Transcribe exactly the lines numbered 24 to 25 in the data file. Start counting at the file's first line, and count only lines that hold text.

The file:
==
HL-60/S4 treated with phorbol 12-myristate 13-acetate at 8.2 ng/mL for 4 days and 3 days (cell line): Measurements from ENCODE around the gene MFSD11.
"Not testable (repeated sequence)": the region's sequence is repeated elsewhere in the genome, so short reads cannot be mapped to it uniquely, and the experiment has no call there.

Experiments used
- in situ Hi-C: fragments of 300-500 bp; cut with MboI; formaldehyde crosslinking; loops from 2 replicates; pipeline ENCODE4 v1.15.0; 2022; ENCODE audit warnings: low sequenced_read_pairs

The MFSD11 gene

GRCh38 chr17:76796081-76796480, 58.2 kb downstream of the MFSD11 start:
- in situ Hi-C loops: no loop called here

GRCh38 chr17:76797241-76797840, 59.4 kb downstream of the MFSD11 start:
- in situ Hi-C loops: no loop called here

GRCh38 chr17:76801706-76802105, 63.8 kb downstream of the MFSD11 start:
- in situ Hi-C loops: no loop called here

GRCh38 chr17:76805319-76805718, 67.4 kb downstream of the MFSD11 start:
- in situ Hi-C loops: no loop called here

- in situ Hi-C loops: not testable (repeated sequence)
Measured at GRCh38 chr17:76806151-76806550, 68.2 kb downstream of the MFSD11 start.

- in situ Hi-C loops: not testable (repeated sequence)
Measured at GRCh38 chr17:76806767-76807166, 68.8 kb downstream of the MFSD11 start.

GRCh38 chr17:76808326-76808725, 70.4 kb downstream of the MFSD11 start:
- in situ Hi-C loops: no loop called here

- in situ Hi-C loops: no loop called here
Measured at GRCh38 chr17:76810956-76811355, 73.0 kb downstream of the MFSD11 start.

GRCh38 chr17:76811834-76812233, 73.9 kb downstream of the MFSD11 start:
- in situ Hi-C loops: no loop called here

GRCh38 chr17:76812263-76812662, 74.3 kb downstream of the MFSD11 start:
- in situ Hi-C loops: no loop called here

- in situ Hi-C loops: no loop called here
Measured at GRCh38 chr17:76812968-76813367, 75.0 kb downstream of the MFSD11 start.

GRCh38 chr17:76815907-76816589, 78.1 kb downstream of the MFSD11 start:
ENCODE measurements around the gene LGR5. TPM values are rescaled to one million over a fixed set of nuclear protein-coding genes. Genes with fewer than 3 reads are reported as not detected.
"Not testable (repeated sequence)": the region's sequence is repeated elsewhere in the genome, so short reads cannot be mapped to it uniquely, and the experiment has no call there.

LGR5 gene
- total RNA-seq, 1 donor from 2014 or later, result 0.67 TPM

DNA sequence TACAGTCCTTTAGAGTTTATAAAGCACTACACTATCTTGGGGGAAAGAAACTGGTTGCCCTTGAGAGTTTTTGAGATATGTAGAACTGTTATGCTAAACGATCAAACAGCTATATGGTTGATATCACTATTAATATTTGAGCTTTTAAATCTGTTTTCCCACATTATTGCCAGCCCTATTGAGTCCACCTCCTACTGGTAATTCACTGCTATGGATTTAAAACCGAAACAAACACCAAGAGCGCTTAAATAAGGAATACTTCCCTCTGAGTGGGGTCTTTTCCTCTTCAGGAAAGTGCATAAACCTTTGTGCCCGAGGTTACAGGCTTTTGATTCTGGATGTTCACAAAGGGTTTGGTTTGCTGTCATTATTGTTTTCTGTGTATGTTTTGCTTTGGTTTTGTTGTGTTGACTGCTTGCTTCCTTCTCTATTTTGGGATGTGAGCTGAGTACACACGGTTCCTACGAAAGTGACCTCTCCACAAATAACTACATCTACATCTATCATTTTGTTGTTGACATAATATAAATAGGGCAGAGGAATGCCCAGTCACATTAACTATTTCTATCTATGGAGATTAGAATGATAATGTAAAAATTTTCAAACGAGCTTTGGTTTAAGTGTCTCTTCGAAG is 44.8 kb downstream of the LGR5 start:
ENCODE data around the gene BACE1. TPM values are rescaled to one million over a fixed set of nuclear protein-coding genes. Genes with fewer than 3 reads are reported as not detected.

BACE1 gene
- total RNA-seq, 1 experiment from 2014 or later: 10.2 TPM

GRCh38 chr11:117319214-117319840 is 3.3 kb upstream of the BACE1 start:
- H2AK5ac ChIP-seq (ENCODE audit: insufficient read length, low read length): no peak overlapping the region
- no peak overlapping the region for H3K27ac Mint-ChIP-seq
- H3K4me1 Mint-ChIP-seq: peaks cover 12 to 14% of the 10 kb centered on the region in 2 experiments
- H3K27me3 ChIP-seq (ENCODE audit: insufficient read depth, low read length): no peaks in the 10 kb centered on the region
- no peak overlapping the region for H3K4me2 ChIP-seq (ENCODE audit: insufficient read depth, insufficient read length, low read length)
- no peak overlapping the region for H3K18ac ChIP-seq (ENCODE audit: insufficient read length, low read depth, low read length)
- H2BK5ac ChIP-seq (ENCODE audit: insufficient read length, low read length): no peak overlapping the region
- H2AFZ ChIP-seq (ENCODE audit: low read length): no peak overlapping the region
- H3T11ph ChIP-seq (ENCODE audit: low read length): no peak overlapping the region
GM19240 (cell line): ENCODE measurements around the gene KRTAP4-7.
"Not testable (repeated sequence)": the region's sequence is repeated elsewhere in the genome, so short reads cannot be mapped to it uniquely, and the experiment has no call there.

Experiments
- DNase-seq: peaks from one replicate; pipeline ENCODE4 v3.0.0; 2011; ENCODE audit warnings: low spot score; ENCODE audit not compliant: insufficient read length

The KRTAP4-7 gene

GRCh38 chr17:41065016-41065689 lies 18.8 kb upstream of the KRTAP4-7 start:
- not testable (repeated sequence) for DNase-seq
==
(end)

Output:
GRCh38 chr17:76812263-76812662, 74.3 kb downstream of the MFSD11 start:
- in situ Hi-C loops: no loop called here